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[hahr-mon-ik] /hɑrˈmɒn ɪk/
pertaining to harmony, as distinguished from melody and rhythm.
marked by harmony; in harmony; concordant; consonant.
Physics. of, relating to, or noting a series of oscillations in which each oscillation has a frequency that is an integral multiple of the same basic frequency.
  1. (of a set of values) related in a manner analogous to the frequencies of tones that are consonant.
  2. capable of being represented by sine and cosine functions.
  3. (of a function) satisfying the Laplace equation.
Music. overtone (def 1).
Physics. a single oscillation whose frequency is an integral multiple of the fundamental frequency.
1560-70; < Latin harmonicus < Greek harmonikós musical, suitable. See harmony, -ic
Related forms
harmonically, adverb
harmonicalness, noun
nonharmonic, adjective
unharmonic, adjective
unharmonically, adverb Unabridged
Based on the Random House Dictionary, © Random House, Inc. 2015.
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Examples from the web for harmonic
  • But the frequencies have a special harmonic relationship, which is why you hear it as a single sound with a single pitch.
  • See:The formulation of harmonic quintessence and a fundamental energy equivalence equation.
  • The study of harmonic and melodic sound is difficult and worthwhile.
  • The formulation of harmonic quintessence and a fundamental energy equivalence equation.
  • In our music, accompaniment to singing does not mean a harmonic background to vocal melody, but a partnership in patterns.
  • For the musician there has been a phenomenal advance beyond the rigid rhythmic and harmonic limitations of the older music.
  • One of the first systems anybody studies is the simple harmonic oscillator, which is the height of simplicity and elegance.
  • And the movement of the cloud back and forth is a harmonic oscillator.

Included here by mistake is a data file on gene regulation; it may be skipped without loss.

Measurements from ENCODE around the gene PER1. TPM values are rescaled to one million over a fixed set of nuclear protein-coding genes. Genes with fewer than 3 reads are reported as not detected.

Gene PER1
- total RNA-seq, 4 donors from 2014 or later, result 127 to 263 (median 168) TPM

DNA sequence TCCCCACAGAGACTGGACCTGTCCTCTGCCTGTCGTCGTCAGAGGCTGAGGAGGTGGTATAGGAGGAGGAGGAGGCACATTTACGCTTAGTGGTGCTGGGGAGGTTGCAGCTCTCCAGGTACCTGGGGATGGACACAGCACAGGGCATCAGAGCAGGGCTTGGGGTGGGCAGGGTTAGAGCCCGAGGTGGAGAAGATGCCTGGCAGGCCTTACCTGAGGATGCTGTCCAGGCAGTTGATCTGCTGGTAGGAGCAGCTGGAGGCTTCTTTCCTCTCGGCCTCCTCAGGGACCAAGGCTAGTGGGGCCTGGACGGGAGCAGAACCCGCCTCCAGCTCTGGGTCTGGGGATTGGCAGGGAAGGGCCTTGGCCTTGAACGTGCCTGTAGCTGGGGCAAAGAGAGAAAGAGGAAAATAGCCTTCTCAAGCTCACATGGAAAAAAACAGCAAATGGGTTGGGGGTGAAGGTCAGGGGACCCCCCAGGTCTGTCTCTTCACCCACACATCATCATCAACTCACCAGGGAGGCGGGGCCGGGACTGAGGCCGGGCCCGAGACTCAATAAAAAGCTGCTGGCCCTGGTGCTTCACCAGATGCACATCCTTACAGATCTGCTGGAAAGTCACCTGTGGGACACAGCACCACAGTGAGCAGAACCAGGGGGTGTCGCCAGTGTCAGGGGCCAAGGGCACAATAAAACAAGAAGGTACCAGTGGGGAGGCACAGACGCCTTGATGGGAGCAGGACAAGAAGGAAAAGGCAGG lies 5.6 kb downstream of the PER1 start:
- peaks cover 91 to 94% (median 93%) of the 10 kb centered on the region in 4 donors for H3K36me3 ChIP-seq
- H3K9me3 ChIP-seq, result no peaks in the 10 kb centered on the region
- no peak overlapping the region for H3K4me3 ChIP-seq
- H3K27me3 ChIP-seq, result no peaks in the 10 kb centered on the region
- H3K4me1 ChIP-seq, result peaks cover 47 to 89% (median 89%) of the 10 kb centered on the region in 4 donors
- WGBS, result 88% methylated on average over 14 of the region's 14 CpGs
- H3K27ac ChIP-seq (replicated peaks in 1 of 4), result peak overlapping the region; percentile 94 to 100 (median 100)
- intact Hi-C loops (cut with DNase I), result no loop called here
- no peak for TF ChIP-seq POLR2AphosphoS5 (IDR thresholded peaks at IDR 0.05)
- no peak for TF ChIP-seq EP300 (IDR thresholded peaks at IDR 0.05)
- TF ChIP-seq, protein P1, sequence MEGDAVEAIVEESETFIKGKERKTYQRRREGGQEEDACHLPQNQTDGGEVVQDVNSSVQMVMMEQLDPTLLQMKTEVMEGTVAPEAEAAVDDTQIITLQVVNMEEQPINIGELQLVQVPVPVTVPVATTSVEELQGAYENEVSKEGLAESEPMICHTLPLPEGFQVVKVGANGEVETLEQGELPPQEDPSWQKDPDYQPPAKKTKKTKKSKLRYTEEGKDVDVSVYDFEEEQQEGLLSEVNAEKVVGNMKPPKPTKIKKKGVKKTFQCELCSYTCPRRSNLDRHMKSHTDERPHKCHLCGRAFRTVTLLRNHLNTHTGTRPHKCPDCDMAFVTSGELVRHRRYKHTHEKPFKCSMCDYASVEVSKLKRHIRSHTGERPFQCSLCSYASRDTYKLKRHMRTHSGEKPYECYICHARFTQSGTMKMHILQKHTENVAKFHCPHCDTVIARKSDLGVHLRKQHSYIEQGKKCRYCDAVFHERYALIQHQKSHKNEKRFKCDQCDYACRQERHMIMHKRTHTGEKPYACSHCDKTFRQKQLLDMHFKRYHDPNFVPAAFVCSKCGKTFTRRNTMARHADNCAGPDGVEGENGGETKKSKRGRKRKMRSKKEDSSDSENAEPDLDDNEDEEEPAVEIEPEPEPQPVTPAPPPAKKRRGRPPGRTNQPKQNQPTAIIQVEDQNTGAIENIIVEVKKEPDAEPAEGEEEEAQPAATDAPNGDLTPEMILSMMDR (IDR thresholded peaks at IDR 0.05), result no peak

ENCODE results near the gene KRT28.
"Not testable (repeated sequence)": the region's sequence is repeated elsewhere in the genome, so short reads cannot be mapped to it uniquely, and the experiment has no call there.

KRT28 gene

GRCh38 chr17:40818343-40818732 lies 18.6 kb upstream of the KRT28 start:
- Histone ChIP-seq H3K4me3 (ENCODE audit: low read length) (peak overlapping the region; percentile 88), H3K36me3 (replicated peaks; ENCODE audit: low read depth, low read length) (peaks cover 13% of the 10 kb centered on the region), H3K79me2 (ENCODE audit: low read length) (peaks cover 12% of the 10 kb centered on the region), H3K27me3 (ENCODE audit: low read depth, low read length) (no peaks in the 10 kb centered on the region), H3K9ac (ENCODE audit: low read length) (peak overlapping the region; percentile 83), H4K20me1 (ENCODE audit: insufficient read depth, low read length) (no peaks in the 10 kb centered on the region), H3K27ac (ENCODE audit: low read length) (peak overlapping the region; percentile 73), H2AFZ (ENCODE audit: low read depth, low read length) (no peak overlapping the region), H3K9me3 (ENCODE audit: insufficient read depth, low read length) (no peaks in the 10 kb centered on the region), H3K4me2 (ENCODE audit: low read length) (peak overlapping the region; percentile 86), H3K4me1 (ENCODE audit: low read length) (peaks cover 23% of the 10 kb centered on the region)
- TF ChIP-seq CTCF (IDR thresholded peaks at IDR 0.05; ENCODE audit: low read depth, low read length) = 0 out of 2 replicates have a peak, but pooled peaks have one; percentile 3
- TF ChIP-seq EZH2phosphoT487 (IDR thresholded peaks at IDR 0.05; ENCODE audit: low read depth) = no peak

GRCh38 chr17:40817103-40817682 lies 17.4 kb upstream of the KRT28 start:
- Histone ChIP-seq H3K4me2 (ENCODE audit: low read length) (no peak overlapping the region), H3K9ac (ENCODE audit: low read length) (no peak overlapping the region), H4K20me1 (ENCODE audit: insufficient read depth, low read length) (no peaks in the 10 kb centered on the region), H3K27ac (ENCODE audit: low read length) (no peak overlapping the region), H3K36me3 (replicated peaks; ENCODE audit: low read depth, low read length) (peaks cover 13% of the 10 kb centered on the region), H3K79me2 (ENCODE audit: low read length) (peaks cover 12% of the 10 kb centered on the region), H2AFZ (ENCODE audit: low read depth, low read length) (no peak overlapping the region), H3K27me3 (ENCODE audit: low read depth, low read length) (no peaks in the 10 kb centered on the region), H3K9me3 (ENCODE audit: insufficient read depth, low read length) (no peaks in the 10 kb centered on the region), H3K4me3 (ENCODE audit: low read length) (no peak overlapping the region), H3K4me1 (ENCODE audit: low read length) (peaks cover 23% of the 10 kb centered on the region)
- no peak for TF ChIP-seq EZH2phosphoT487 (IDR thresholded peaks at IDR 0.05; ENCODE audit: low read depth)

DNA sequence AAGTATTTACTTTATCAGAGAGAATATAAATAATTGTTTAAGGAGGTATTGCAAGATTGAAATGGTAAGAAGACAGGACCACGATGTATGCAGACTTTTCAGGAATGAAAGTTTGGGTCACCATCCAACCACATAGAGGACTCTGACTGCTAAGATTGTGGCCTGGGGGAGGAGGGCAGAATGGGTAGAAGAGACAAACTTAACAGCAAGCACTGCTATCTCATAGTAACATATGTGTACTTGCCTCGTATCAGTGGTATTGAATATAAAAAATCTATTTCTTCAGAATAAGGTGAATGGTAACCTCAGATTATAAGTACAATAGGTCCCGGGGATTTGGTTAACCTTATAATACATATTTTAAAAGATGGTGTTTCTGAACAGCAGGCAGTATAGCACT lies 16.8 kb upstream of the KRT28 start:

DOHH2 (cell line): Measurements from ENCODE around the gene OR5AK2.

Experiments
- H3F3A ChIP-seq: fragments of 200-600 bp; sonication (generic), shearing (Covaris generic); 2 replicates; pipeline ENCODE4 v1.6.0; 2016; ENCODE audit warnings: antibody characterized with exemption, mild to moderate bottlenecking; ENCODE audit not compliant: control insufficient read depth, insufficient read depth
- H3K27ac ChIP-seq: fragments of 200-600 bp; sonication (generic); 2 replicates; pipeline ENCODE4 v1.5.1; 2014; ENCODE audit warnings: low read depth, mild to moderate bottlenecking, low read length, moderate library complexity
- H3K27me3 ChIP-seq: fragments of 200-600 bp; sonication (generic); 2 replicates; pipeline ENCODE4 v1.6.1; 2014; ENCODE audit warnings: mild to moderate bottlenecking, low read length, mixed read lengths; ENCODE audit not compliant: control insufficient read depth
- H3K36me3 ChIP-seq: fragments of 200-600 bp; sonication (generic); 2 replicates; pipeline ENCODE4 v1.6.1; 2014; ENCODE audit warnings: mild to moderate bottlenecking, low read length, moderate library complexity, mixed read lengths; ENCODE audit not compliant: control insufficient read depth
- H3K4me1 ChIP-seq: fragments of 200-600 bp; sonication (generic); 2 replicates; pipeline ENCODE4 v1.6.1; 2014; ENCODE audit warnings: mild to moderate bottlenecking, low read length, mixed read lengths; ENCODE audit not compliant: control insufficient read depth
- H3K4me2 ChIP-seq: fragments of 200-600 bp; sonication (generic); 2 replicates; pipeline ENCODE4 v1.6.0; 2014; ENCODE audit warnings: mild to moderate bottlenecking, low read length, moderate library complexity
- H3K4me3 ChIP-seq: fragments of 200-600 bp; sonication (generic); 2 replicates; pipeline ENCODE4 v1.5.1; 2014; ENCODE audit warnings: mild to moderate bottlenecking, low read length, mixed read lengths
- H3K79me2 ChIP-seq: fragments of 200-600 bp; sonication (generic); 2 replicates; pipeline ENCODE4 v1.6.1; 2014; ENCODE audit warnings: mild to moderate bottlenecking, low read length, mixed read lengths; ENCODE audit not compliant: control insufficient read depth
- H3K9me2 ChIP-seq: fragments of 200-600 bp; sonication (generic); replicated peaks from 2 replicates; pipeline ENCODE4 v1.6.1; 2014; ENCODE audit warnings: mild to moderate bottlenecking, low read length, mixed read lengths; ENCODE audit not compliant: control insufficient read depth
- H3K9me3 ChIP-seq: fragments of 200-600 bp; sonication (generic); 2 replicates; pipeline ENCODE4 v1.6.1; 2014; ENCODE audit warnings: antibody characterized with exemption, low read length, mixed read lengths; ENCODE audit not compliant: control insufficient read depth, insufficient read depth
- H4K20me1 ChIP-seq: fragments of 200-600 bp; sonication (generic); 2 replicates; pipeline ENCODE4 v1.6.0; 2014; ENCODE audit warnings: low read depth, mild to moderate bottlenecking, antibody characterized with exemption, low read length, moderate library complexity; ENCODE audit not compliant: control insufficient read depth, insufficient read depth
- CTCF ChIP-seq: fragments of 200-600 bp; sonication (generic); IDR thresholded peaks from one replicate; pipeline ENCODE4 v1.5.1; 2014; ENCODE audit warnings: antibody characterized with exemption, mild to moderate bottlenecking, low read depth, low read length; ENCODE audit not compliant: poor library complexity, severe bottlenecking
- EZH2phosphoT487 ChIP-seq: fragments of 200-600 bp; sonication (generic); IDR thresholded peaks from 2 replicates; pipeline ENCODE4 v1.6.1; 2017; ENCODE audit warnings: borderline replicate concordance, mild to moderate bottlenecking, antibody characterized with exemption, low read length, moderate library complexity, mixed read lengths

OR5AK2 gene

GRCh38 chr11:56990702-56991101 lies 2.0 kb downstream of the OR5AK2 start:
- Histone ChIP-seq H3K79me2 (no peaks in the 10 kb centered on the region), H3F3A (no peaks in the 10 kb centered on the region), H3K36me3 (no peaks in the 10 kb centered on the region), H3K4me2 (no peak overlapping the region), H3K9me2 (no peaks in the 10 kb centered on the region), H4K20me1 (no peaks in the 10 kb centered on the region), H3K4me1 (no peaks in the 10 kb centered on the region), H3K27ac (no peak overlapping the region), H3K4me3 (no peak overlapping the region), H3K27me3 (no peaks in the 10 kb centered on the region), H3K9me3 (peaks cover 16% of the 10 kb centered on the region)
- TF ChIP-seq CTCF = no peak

• Melodic momentum, in other words, was made to express the harmonic changes going on beneath it.
  • The use of the harmonic generator scalpel greatly reduces the damage to patient tissue during surgery.
British Dictionary definitions for harmonic


of, involving, producing, or characterized by harmony; harmonious
(music) of, relating to, or belonging to harmony
  1. capable of expression in the form of sine and cosine functions
  2. of or relating to numbers whose reciprocals form an arithmetic progression
(physics) of or concerned with an oscillation that has a frequency that is an integral multiple of a fundamental frequency
(physics) of or concerned with harmonics
(physics, music) a component of a periodic quantity, such as a musical tone, with a frequency that is an integral multiple of the fundamental frequency. The first harmonic is the fundamental, the second harmonic (twice the fundamental frequency) is the first overtone, the third harmonic (three times the fundamental frequency) is the second overtone, etc
(music) (not in technical use) overtone: in this case, the first overtone is the first harmonic, etc
See also harmonics
Derived Forms
harmonically, adverb
Word Origin
C16: from Latin harmonicus relating to harmony
Collins English Dictionary - Complete & Unabridged 2012 Digital Edition
© William Collins Sons & Co. Ltd. 1979, 1986 © HarperCollins
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Word Origin and History for harmonic

1560s, "relating to music;" earlier (c.1500) armonical "tuneful, harmonious," from Latin harmonicus, from Greek harmonikos "harmonic, musical, skilled in music," from harmonia (see harmony). Meaning "relating to harmony" is from 1660s. The noun, short for harmionic tone, is recorded from 1777.

Online Etymology Dictionary, © 2010 Douglas Harper
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harmonic in Science

Noun  Periodic motion whose frequency is a whole-number multiple of some fundamental frequency. The motion of objects or substances that vibrate or oscillate in a regular fashion, such as the strings of musical instruments, can be analyzed as a combination of a fundamental frequency and higher harmonics. ◇ Harmonics above the first harmonic (the fundamental frequency) in sound waves are called overtones. The first overtone is the second harmonic, the second overtone is the third harmonic, and so on.

Adjective  Related to or having the properties of such periodic motion.
The American Heritage® Science Dictionary
Copyright © 2002. Published by Houghton Mifflin. All rights reserved.
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